Then I started getting vestlings telling me I was being irresponsible – well it was mainly just Granny K. So I rang the local hospital and got told that it was hard to tell if the jab would even be effective, what with being in the ‘season’ already. She seriously couldn’t say whether I should do it or not, and at one point even said that there was really good drugs these day for the flu so … ….

So what? I don’t do it and the kids get the flu but it will be OK and we get the drugs and they are temperature free after 37 minutes and running round like idiots for the compulsory five days they have to be home.

Or, we do it, and we somehow miss the flu, even though it’s pretty much knocking at our door already.

Or, we do it, and still get the flu cause we didn’t do it in time and  well, repeat above about good drugs and kids running round.

I rang them last Friday at like 3pm and they said I could get mine and the kid’s first round if we got there by five but that it probably wasn’t a big deal if we didn’t do it.

So I picked the kids up at 4pm – lucky for Shou as he was getting kept back and not allowed home until he could recite his times table up to 9. Saying you are going to get the flu jab though, well that gets you out of anything.

We get to the doctors and Marina loudly announces (cause she can’t not loudly do anything) that we are all ‘going to the doctors to get influenza’ – quite possible actually considering the waiting room is usually a warm haven of coughing vestlings.

Shou says he wants to go first but ‘isn’t prepared’ when the doctor goes to jab it in, squirms away and gallantly pushes his 5 year old brother into the hot seat.

He mans up, cries, gets snot in his long hair, and then is fine. We finish up, pay the 100 dollars it cost for all of us – at least half of which ‘should’ come back – and then drive home past the conbini for treats.

In Japan, well, the doctor, hub and Granny K at least, they say that you shouldn’t have a bath after an injection. So it was early nights for the kids.

And trying to get them to all be agreeable in two weeks time will be harder, but surely they are half vaccinated now?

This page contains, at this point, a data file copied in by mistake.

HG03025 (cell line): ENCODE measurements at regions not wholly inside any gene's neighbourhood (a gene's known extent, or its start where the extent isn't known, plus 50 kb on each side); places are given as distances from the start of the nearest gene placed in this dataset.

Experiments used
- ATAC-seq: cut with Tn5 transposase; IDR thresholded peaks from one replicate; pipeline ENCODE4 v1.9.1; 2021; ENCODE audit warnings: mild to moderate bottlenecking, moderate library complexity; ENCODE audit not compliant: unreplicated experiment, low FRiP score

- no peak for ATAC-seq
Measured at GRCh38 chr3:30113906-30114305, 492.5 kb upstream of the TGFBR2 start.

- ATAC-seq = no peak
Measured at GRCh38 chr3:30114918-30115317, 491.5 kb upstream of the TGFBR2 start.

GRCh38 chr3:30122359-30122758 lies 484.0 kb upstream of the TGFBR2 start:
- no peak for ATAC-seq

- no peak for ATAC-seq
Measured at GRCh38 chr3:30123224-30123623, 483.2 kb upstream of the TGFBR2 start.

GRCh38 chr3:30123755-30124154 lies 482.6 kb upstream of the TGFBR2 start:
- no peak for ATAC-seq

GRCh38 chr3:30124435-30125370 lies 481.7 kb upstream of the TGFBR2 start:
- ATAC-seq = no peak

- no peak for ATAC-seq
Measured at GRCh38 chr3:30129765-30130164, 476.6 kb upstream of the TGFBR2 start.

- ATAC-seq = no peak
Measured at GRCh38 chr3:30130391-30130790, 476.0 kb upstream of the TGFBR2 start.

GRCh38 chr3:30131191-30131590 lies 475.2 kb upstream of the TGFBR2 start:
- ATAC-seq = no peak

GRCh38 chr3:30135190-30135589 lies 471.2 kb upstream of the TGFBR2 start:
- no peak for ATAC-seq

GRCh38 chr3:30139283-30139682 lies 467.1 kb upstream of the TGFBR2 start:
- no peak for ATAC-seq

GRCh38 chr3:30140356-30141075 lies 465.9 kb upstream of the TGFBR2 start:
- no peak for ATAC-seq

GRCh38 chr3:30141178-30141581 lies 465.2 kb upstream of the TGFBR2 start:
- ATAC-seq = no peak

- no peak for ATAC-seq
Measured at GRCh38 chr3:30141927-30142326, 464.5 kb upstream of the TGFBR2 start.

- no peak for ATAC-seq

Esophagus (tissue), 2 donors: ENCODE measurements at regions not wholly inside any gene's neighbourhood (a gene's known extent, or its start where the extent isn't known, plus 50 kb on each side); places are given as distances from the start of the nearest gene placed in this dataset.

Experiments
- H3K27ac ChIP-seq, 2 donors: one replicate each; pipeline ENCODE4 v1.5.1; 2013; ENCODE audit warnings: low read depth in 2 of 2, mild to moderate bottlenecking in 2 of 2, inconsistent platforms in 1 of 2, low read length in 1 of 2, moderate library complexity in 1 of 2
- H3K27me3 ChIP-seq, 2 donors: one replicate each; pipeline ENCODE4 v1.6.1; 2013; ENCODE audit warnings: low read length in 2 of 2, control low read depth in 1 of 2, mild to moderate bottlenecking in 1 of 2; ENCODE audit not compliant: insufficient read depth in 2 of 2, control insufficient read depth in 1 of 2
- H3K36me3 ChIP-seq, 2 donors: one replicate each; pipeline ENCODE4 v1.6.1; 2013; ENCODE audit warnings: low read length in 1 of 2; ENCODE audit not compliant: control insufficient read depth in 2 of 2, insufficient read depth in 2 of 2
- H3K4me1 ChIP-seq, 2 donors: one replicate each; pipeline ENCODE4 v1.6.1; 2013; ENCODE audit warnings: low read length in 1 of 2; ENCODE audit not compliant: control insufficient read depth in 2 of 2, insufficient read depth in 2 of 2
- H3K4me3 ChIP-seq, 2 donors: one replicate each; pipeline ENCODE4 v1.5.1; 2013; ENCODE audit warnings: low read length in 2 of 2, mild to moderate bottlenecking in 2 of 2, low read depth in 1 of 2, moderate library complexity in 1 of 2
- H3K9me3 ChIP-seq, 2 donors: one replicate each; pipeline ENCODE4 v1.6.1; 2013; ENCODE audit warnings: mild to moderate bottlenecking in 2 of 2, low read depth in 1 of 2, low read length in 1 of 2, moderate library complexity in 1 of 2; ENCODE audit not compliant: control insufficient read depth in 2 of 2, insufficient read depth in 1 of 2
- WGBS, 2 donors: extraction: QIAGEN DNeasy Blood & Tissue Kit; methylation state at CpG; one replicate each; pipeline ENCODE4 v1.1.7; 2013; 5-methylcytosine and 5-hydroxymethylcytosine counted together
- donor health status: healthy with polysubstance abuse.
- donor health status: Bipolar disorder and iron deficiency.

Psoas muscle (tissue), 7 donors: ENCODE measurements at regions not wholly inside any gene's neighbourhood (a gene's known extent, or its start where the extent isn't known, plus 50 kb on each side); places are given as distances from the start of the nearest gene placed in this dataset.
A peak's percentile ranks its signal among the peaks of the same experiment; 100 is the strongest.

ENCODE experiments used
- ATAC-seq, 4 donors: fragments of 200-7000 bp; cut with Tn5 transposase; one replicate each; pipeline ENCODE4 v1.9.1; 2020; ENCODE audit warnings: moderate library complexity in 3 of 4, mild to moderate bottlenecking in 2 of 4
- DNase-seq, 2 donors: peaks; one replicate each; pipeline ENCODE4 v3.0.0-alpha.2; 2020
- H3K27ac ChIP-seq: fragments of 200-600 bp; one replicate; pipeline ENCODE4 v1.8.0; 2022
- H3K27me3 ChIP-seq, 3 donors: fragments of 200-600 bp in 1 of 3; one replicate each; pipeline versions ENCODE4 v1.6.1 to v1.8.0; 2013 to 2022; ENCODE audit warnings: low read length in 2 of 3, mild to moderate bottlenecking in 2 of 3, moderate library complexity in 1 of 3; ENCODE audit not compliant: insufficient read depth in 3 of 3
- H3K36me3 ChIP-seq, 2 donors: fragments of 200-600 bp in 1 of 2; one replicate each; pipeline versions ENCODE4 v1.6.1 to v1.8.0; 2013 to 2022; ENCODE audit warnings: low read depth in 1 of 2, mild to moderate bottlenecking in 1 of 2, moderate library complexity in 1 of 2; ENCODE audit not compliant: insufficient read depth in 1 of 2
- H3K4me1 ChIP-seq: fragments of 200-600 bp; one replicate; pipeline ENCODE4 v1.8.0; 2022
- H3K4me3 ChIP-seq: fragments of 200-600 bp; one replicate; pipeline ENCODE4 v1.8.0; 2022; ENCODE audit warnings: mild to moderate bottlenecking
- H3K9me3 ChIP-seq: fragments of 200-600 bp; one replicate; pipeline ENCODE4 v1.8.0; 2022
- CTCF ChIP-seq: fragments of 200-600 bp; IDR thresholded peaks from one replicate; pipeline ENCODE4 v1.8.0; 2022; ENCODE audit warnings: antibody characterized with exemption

That said, half the soccer team are away sick and the Junior High had whole year closures for a week and all their brothers and sisters are at our local school so me thinks it is a matter of time.

Tis the season for getting shit done as soon as it arises or else you’ll have three sick kids in succession, possibly followed by a hub who thinks he is on deaths door, and not get anything done.

Off to translate.


Mamma bear and the three …

13 Jan

Marina wasn’t too keen on going to soccer tonight and getting her to do shit in the one hour we had before going was. pain. ful. Well to be honest getting her to eat wasn’t hard. She even ate all her salad while Ryu just refused, even after I said he was getting it for breakfast if he didn’t, and I caught Shou trying to put some grass and leaves (what he calls salad) in his pocket to presumedly flush down the toilet…

But damn the homework. She had a good half an hour – like with no fuss, no rubbing out, no whining, no toilet trips every two minutes so she can ‘have a break’ and sing songs while she pees. But then she starts all of the above and sometimes it can seriously take seven minutes to write one fuckin letter. She had an hour at after school care where all it would appear they actually did was play with dead birds, quite possibly rank with avian flu, and write in permanent marker on their foreheads.

She finally started crying and said she wasn’t going to soccer and wanted to do karate instead. I said that she had chosen soccer so had to do it for at least three months – pretty nice of me I think as with dance I stupidly told her a year! Or perhaps I’d learnt my lesson 🙂